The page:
The reason other devices can see each other on the campus network is because all the clients are on the same "subnet" or area of the network, in which case there is no filtering.
NetBIOS, Bonjour and other discovery services use the "broadcast" ip of the network to advertise the machine's presence. So, let's say the campus network internal range is 10.0.0.0-10.0.255.255. They would send packets to 10.0.255.255, to advertise the presence of the device to the rest of the network. Essentially, they keep sending a message that says "I'm Here! I'm this device!" to everyone on the LAN.
Restrictions for broadcast-based services like NetBIOS and Bonjour can be put in place at the switch level, provided layer-3 capable "managed switches" are used. There are many ways to handle this, IT can make it so each device can only communicate with itself, or to a subset of the network (e.g. an individual VLAN). The broadcast for the domain can also be disabled entirely, but either approach might cause issues for users trying to get things to work like chromecast etc.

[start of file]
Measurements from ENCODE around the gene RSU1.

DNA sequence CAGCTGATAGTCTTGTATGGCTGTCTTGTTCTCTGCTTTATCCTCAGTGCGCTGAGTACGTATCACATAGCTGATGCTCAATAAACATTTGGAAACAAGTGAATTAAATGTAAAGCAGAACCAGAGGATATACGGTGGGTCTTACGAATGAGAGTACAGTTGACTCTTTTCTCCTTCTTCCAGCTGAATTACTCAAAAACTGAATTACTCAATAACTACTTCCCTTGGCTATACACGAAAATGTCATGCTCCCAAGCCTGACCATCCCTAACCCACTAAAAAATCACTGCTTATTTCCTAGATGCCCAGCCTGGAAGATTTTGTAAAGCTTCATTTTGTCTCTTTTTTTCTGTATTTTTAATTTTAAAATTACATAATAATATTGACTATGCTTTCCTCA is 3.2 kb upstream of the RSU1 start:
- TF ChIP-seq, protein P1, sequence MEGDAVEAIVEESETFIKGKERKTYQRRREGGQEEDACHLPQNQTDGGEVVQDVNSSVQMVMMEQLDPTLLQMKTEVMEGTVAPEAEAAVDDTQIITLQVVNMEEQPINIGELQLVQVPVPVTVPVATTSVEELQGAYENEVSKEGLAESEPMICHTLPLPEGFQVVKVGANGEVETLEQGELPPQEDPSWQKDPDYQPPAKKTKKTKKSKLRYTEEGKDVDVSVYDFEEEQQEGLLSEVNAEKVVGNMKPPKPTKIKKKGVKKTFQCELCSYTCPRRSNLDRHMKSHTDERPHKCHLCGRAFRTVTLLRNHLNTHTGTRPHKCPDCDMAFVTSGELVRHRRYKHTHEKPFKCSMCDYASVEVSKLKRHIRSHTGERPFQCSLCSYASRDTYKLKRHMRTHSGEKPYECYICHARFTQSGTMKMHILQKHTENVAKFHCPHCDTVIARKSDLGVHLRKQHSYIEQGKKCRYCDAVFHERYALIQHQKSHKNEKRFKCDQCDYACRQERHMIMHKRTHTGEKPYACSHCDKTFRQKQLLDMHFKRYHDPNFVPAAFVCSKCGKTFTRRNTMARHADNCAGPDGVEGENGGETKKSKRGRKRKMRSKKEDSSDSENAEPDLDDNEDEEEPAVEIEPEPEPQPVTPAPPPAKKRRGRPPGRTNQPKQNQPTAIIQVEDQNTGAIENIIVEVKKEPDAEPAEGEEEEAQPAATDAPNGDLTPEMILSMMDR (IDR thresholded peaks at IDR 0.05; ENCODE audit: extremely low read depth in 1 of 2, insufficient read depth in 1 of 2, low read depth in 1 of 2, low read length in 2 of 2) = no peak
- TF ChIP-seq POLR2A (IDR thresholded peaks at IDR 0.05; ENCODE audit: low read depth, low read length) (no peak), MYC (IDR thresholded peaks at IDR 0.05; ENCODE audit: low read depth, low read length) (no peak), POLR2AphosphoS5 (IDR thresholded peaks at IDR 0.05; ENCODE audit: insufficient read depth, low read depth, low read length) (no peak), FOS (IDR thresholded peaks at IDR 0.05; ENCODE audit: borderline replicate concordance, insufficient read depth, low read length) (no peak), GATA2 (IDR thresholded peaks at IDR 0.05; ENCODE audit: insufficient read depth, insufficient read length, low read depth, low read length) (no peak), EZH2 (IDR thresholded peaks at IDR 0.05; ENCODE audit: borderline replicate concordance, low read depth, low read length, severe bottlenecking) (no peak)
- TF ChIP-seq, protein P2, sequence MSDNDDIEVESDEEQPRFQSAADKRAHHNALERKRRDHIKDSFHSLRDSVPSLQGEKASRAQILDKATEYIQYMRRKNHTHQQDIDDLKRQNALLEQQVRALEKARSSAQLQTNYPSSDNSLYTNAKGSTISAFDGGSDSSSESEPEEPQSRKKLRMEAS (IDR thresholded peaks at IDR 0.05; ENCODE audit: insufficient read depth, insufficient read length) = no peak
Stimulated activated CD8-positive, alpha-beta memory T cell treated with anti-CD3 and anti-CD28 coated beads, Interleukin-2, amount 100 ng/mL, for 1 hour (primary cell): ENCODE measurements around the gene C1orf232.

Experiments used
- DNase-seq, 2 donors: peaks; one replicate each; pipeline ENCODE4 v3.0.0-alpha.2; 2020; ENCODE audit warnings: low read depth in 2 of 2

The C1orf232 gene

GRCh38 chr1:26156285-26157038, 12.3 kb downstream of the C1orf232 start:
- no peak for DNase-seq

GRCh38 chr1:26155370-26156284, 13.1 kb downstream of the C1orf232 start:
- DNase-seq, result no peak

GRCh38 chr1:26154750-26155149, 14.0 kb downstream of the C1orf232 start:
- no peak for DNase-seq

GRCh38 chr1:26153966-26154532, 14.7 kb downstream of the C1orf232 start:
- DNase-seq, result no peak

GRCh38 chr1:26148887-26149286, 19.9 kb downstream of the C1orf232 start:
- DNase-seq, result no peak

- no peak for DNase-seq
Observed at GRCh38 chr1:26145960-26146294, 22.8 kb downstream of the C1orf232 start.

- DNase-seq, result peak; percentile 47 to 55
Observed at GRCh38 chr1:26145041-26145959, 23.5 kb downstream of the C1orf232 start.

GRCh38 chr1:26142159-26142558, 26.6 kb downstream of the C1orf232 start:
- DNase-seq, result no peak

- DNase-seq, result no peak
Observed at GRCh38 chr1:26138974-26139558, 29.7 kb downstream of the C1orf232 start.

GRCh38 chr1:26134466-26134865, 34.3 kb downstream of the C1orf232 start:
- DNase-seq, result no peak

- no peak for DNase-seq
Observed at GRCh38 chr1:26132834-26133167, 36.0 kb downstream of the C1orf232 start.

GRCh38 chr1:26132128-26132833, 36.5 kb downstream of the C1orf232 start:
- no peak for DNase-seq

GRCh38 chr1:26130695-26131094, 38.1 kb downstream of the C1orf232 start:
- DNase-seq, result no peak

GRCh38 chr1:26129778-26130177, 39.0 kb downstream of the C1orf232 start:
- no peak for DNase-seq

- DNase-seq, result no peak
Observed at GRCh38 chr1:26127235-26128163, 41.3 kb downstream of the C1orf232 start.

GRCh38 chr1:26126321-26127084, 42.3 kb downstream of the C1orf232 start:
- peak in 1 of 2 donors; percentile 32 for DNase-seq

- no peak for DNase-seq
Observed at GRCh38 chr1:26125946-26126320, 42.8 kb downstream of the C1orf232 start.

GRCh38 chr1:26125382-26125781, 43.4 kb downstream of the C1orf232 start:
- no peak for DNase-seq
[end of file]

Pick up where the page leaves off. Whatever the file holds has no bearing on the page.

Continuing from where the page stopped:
Often this requires fine-tuned rules. For example, the MAC address of the Apple TV can be set to a static IP reservation. Then, this static IP can be allowed to receive traffic from certain other devices, but not others -- so only authorized IPs may send video traffic. As you can see however, this is cumbersome to maintain and many network administrators just leave the network open internally.
As a side note, out of the box many WiFi access points support restriction of clients so they cannot communicate with other machines also connected to the network, only the internet.